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Tony Gunter injured his shoulder on the job. After Gunter had surgery to repair the injury, his doctor imposed work restrictions. Thinking the restrictions prevented him from performing his job, his employer, Bemis Company, fired Gunter. Gunter sued, alleging Bemis violated the Americans with Disabilities Act. A jury ruled in favor of Gunter and awarded him damages, some of which the district court reduced. The parties cross-appealed. The Sixth Circuit affirmed in part, reversed in part, and remanded for further proceedings. The Sixth Circuit determined the district court erred in giving the jury the option of awarding front pay rather than reinstating Gunter, and vacated the front-pay award. The Court affirmed the district court's judgment in all other respects. View "Gunter v. Bemis Co., Inc." on Justia Law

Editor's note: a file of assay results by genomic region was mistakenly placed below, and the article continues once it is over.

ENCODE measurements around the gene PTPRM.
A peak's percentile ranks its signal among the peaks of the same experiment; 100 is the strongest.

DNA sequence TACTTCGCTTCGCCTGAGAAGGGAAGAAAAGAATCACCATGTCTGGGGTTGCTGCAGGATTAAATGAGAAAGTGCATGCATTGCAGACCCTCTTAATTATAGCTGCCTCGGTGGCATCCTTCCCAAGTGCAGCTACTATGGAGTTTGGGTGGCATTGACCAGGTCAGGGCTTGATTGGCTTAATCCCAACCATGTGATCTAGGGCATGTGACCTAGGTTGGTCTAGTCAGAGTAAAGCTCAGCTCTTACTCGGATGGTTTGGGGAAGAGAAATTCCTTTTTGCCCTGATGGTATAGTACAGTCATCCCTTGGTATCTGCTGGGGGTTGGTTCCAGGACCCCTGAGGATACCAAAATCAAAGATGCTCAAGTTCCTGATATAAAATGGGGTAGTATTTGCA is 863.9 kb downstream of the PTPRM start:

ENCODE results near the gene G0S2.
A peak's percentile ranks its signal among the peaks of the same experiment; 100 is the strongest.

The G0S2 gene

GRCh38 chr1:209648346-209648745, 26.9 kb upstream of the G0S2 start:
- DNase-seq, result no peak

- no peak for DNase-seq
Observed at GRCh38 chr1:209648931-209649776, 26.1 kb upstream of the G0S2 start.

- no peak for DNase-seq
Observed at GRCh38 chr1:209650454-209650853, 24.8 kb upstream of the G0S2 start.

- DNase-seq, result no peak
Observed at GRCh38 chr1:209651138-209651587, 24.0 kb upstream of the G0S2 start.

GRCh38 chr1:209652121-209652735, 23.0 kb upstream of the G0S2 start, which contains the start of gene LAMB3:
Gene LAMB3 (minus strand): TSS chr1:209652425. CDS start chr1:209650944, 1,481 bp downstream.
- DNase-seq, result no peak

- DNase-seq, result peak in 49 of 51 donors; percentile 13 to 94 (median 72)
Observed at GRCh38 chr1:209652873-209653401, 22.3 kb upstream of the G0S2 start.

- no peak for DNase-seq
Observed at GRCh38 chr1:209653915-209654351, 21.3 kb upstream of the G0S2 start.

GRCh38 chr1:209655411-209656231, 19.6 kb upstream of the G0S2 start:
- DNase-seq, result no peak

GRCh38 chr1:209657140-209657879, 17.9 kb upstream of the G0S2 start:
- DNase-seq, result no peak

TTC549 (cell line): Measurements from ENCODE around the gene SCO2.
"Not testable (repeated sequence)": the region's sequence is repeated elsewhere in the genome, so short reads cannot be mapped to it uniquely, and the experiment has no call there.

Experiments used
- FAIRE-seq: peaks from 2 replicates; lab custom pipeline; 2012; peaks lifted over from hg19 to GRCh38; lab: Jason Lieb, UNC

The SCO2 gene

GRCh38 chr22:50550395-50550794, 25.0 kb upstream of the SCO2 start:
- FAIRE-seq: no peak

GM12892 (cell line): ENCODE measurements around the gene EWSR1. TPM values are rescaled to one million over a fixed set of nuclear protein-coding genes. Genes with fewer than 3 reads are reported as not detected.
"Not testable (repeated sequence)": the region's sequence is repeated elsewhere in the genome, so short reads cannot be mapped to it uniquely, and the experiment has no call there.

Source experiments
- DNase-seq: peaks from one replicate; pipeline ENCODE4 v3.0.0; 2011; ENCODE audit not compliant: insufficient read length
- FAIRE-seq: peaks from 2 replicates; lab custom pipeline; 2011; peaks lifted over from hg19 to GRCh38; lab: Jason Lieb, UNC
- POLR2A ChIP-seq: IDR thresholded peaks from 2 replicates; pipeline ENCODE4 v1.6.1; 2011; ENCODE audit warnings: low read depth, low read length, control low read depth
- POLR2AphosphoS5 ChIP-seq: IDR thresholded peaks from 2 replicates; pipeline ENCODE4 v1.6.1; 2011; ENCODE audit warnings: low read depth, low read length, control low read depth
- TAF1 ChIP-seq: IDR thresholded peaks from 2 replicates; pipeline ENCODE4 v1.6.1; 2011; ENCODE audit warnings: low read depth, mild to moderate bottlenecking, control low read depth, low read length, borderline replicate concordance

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Henderson, a patient with Alzheimer’s disease at Watermark’s nursing home, wandered from her room unattended and died after drinking detergent that she found in a kitchen cabinet. Henderson’s estate filed a wrongful death suit against Watermark. Morrison provided kitchen services at the facility and its employees had been in the kitchen shortly before Henderson discovered the detergent, but Watermark did not implead Morrison and argued that Morrison’s employees had properly locked the cabinet before leaving. A jury awarded $5.08 million. Watermark did not appeal but settled with Henderson’s estate for $3.65 million. On a joint motion, the court dismissed the action with prejudice. Months later, Watermark sued Morrison for contractual indemnification and breach of contract. The district court dismissed, finding that issue preclusion barred both claims. The Sixth Circuit affirmed in part. While a judgment that is set aside upon settlement can be used for collateral-estoppel purposes in future litigation, only the contractual indemnification issue is barred. Under the parties’ contract, Watermark can prevail on its indemnification claim only by showing that the damages it seeks were not the result of its own negligence. It cannot do so; the jury determined that the damages were the result of Watermark’s negligence. The jury’s finding of negligence does not, however, preclude Watermark from going forward with its breach-of-contract claim, which does not rely on the indemnity provision of the parties’ contract. View "Watermark Senior Living Communities, Inc. v. Morrison Management Specialists, Inc." on Justia Law